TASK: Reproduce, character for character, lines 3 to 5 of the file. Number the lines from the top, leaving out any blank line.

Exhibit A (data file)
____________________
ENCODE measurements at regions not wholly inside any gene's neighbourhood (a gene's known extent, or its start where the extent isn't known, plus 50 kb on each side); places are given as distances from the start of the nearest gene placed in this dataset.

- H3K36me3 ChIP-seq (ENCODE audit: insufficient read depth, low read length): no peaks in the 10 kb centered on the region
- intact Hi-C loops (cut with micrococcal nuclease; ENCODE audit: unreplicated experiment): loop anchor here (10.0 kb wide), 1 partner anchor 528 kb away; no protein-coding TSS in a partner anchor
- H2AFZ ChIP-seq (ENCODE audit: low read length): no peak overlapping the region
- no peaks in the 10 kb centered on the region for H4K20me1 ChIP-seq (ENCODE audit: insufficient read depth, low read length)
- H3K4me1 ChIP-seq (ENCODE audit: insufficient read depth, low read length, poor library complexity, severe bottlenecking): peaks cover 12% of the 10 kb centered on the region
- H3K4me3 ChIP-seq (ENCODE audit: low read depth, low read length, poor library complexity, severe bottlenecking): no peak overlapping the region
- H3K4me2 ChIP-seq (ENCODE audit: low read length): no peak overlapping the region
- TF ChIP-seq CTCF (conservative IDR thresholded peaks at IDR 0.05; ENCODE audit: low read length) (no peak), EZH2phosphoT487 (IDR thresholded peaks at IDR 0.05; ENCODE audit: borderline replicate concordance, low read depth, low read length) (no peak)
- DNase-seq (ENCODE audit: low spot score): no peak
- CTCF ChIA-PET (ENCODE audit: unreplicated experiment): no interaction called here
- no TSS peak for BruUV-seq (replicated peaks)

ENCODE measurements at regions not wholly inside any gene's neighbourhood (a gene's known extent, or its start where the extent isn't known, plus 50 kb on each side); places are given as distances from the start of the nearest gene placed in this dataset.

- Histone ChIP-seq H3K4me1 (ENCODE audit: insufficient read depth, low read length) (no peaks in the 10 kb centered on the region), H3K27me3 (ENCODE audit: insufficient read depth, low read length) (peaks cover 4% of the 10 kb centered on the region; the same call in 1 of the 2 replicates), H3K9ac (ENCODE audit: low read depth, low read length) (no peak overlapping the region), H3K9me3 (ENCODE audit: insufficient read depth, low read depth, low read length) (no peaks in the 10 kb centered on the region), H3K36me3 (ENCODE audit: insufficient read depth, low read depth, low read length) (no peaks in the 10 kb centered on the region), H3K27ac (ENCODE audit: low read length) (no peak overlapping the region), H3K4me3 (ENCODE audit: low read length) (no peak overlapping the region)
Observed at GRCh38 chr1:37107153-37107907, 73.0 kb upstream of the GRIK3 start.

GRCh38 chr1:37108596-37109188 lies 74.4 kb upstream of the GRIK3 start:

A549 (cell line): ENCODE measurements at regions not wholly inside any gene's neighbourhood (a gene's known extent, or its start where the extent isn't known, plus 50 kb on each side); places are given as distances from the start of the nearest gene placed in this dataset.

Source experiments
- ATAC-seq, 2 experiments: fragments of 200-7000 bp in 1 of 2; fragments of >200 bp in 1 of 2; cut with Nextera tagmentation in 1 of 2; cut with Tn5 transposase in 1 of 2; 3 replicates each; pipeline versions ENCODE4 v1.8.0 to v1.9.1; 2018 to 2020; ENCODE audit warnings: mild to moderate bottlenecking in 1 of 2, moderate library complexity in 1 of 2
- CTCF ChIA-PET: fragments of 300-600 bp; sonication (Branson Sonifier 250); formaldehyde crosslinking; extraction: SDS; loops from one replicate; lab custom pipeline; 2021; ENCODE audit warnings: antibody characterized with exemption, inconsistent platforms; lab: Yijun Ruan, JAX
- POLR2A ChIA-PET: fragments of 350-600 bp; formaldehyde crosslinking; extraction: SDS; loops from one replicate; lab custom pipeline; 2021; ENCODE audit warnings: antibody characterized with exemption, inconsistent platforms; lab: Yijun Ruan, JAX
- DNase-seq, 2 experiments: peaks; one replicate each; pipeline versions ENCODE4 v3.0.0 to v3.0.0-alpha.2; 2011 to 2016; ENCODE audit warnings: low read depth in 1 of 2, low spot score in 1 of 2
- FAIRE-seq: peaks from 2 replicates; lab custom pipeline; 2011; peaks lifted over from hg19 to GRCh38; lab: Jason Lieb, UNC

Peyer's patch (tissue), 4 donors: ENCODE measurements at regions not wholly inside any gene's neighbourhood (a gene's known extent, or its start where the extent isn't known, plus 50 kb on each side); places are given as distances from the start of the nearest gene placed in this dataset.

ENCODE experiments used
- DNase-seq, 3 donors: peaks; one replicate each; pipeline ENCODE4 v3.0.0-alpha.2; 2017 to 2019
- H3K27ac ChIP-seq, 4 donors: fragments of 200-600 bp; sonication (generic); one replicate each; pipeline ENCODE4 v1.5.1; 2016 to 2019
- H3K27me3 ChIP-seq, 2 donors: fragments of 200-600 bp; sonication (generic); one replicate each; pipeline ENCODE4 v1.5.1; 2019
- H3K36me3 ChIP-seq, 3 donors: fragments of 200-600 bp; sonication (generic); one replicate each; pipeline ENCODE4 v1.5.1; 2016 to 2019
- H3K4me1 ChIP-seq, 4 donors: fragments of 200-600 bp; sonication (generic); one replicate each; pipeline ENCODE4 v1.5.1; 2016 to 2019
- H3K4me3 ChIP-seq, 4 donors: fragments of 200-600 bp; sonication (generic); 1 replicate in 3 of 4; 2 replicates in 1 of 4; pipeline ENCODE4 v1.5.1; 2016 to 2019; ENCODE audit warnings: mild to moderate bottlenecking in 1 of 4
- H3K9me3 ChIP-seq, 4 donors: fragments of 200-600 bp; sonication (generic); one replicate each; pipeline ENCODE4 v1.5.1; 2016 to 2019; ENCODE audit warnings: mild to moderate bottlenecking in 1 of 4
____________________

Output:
- intact Hi-C loops (cut with micrococcal nuclease; ENCODE audit: unreplicated experiment): loop anchor here (10.0 kb wide), 1 partner anchor 528 kb away; no protein-coding TSS in a partner anchor
- H2AFZ ChIP-seq (ENCODE audit: low read length): no peak overlapping the region
- no peaks in the 10 kb centered on the region for H4K20me1 ChIP-seq (ENCODE audit: insufficient read depth, low read length)